The game's many familiar faces, including all of Kirby's

As I mentioned earlier, all of the classic Kirby friends return with a 2020s graphics makeover. I've played my fair share of rated-M-for-mature and should-be-rated-A-for-absolutely-not-suitable-for-anyone games, including a good deal that I probably shouldn't have been exposed to with a not-yet-fully-developed prefrontal cortex, many of which make unabashed use of gruesome artwork and far too realistic blood sprays. 

You know, the kind of video games that gave video games a bad name. Despite this, I felt no less enraptured by the big-eyed characters and tamer-than-a-Pixar-movie boss scenes in Kirby. Just look at Fatty Puffer — there's no way this chubby buffoon doesn't hold a soft spot in the heart of any Kirby fan now old enough to vote. 

We also get to see all of Kirby's abilities getups, including two new additions — Mecha and Sand — and five super abilities. Sand gives Kirby a rippling headdress of sand and several related attacks (dust devils, sand fists, and sand castles) which I found to be useful only a handful of the time. I usually didn't opt for sand when there were multiple abilities available, but Mecha packed much more punch — literally. This ability gives Kirby a suit of robotic armor, which he can use to hurl punches and drop mines. 

Should you buy 'Kirby's Return to Dream Land Deluxe' for Nintendo Switch?

If revisiting the Kirbyverse — and the albeit none-too-mature storyline that rightfully held tweens captive for the past several decades — holds any appeal to you, I would say it's a worthwhile game to play. However, I don't know if Nintendo will secure much of an adult customer base with this game currently listed for $59.99. The simplistic platformer, delightful as it may be, can be consumed by an adult player in less than 12 hours of play... and I just don't know that I could be convinced to spend just about the same on "Kirby's Return to Dream Land Deluxe" that I did on "Hogwarts Legacy" a month ago, especially given that the only completely original elements to the 2023 version are a couple of new abilities, one new minigame, and a brief post-campaign bonus mode featuring Magolor as the main character.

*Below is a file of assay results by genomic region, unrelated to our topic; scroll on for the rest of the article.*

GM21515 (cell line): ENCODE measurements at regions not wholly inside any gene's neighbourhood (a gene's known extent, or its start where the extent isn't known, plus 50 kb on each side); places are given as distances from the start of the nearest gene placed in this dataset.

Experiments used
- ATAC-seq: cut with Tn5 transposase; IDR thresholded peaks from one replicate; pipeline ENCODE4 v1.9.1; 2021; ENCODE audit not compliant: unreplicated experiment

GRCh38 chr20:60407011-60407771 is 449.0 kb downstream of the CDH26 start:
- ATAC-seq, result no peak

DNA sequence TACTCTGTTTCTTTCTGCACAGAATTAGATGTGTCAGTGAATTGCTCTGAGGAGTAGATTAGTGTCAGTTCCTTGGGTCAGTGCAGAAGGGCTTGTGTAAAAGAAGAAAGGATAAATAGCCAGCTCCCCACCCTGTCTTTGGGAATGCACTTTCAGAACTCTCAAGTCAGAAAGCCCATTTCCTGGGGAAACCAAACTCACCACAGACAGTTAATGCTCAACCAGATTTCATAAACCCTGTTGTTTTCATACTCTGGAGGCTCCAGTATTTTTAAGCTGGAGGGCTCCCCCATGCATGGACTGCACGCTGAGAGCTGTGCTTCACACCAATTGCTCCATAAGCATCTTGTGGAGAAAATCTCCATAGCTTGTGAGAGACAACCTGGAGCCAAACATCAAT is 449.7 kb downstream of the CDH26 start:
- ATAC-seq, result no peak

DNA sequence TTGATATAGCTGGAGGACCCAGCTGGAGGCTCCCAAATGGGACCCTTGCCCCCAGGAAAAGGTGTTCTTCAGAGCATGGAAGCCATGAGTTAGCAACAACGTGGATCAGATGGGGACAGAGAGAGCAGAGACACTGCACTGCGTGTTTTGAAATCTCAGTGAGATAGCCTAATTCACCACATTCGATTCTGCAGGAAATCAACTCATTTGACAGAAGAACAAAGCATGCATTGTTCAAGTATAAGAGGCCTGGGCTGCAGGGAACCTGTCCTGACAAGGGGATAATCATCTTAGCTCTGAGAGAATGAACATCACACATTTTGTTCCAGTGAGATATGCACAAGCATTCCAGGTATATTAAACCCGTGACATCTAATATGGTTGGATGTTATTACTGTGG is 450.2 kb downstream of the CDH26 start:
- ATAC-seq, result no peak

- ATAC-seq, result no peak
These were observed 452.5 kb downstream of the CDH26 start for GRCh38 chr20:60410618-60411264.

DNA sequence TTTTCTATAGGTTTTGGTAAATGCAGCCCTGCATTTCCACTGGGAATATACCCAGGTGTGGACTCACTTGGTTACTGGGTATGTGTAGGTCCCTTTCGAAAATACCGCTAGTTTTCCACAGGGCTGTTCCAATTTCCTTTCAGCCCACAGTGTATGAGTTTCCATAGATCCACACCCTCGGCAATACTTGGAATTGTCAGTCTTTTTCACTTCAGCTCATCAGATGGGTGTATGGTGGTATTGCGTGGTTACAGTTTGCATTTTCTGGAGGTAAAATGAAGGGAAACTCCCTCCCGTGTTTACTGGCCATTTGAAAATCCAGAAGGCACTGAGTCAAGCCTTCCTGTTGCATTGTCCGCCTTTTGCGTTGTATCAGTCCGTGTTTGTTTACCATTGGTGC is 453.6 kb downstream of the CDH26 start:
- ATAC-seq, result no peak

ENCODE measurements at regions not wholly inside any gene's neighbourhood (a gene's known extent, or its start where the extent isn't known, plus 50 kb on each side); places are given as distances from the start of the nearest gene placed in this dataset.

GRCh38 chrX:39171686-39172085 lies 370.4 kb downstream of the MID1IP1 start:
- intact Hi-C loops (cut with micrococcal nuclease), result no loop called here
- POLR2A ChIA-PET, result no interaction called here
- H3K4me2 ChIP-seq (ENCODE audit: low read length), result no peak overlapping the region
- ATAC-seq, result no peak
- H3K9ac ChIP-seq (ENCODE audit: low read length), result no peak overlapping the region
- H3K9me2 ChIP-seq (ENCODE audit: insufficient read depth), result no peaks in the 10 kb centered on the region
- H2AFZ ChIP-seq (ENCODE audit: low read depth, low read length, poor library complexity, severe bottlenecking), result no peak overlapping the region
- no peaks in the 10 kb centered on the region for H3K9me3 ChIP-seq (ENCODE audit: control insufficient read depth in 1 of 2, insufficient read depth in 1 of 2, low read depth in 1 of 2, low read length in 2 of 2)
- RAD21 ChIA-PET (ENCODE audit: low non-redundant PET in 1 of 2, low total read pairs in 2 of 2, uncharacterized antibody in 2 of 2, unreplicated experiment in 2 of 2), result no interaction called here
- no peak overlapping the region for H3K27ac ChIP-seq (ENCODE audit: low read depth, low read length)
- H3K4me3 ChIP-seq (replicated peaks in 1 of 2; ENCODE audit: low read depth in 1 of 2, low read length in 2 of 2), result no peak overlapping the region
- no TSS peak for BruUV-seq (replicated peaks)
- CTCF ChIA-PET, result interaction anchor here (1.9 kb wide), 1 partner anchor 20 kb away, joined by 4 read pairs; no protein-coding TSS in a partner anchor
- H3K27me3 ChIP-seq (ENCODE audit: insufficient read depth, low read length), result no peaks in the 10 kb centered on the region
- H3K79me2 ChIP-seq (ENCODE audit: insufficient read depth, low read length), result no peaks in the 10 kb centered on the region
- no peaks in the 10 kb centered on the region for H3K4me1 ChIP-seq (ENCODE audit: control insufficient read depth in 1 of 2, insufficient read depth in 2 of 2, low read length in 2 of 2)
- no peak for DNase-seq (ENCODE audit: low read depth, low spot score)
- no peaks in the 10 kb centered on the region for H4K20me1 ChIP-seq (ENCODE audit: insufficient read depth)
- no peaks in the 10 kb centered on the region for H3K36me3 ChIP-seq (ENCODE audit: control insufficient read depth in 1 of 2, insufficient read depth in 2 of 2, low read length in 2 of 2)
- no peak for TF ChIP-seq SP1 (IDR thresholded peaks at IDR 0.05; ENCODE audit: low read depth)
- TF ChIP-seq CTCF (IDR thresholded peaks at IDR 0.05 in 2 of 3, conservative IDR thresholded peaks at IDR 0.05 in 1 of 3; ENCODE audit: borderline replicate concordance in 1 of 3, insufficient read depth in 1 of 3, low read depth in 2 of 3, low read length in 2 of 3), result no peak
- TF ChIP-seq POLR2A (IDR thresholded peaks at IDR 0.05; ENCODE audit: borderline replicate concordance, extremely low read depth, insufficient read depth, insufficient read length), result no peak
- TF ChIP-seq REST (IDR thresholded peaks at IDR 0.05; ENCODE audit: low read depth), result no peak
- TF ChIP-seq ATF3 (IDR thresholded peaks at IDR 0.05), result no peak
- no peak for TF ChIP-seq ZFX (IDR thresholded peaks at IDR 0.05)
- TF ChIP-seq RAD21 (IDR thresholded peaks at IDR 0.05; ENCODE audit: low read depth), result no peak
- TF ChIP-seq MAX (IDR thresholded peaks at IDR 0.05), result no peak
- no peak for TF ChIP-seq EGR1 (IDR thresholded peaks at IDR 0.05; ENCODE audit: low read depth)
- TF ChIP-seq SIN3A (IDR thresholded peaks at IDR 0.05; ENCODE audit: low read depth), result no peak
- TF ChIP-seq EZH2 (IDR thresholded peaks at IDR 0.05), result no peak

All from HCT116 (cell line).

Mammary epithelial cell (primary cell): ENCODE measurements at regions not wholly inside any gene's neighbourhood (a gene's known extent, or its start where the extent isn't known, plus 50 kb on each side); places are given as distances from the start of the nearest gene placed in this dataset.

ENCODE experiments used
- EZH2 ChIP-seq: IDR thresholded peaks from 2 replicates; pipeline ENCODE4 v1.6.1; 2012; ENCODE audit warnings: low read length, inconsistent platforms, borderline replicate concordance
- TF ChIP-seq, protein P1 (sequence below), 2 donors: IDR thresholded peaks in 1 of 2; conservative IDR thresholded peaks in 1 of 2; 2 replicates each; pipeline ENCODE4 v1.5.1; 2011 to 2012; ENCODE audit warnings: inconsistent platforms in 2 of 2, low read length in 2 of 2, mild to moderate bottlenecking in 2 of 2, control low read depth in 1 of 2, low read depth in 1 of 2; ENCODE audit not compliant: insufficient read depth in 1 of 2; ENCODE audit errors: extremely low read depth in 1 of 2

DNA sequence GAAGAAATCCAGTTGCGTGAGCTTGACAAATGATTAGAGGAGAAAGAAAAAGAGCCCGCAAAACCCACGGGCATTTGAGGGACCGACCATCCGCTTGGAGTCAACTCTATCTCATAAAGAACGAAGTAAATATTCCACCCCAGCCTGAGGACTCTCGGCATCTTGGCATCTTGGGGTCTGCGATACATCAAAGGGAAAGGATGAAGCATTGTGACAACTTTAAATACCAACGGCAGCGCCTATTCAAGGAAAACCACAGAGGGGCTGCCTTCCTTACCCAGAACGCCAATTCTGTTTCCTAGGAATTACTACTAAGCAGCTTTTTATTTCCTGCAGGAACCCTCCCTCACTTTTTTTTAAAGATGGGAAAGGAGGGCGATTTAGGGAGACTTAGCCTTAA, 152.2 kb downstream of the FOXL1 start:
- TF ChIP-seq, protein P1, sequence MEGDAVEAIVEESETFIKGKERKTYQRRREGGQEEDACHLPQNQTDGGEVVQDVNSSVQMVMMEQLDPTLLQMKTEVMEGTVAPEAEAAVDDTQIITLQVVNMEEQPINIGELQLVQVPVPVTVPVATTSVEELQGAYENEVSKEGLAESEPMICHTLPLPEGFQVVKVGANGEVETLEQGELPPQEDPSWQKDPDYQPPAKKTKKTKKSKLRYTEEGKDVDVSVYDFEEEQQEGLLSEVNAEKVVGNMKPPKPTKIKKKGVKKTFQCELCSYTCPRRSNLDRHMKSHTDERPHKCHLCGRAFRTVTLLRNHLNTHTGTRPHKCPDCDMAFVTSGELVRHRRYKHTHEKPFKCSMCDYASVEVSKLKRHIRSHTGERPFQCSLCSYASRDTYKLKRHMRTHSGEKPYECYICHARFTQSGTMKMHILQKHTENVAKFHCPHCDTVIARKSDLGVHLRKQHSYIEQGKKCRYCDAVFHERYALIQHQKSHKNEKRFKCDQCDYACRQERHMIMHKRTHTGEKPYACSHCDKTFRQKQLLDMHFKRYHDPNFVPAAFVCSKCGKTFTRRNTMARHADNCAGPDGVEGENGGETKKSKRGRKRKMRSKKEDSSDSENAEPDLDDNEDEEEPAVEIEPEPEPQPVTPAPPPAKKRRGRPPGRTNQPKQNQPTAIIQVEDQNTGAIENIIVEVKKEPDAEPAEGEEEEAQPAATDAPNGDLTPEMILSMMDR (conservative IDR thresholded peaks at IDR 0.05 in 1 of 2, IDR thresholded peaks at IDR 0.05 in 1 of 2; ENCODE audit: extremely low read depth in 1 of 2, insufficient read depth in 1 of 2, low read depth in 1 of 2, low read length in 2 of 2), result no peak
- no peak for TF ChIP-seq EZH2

There are a sprinkling of more subtle improvements — some added emotes and fanfare, new character vocalizations, and strategic music manipulation like muffling when underground — but there weren't quite as many major changes as I had hoped for. 

But let's say you do have enough nostalgic fondness for the franchise to invest in the Deluxe — or maybe you're intrigued enough by Kirby to give that friendly little bubble gum ball on legs your first shot with this Switch game. My main piece of advice is to take your time moving through Popstar's eight different regions; carefully parcel out the primary gameplay with the Merry Magoland games and the challenge stages. Instead of thundering on to the next level, circle back through the one you just completed if the run was incomplete (if you didn't get all of the energy spheres for that level). Kick back, zig-zag around, and enjoy the reinvigorated Kirby's lively, triumphant, remastered score — because it'll be over before you know it.